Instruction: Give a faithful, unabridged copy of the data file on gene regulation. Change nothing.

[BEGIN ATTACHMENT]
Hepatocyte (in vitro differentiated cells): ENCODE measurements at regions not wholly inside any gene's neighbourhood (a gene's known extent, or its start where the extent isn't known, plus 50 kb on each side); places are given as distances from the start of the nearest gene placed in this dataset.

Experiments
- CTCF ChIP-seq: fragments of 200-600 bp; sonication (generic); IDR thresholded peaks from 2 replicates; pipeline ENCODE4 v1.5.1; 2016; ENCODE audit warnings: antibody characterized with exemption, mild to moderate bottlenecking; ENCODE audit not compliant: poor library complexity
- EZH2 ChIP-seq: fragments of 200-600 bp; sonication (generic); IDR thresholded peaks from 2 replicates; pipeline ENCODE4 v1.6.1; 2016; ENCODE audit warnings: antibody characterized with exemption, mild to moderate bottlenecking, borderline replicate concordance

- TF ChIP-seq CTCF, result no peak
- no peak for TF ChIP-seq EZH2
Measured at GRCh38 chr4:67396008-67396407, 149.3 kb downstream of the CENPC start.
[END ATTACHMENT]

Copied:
Hepatocyte (in vitro differentiated cells): ENCODE measurements at regions not wholly inside any gene's neighbourhood (a gene's known extent, or its start where the extent isn't known, plus 50 kb on each side); places are given as distances from the start of the nearest gene placed in this dataset.

Experiments
- CTCF ChIP-seq: fragments of 200-600 bp; sonication (generic); IDR thresholded peaks from 2 replicates; pipeline ENCODE4 v1.5.1; 2016; ENCODE audit warnings: antibody characterized with exemption, mild to moderate bottlenecking; ENCODE audit not compliant: poor library complexity
- EZH2 ChIP-seq: fragments of 200-600 bp; sonication (generic); IDR thresholded peaks from 2 replicates; pipeline ENCODE4 v1.6.1; 2016; ENCODE audit warnings: antibody characterized with exemption, mild to moderate bottlenecking, borderline replicate concordance

- TF ChIP-seq CTCF, result no peak
- no peak for TF ChIP-seq EZH2
Measured at GRCh38 chr4:67396008-67396407, 149.3 kb downstream of the CENPC start.